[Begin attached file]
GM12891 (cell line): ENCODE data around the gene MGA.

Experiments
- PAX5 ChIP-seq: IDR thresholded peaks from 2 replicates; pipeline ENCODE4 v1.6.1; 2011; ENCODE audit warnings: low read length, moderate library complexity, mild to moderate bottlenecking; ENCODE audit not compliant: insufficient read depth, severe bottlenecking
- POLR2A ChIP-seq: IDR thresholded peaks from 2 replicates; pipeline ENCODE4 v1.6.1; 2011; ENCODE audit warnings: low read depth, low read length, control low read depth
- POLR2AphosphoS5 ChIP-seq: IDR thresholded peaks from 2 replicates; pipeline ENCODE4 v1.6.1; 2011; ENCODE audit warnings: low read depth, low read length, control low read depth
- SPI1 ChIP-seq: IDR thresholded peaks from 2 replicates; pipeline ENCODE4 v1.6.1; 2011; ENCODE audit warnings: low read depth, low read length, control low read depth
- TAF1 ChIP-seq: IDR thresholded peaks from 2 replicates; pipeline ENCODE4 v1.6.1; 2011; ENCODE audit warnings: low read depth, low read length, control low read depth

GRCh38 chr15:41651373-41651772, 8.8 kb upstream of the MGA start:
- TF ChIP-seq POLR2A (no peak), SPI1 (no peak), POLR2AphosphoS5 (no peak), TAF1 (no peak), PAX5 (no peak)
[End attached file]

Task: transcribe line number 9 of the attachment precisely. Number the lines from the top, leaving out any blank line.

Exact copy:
- TF ChIP-seq POLR2A (no peak), SPI1 (no peak), POLR2AphosphoS5 (no peak), TAF1 (no peak), PAX5 (no peak)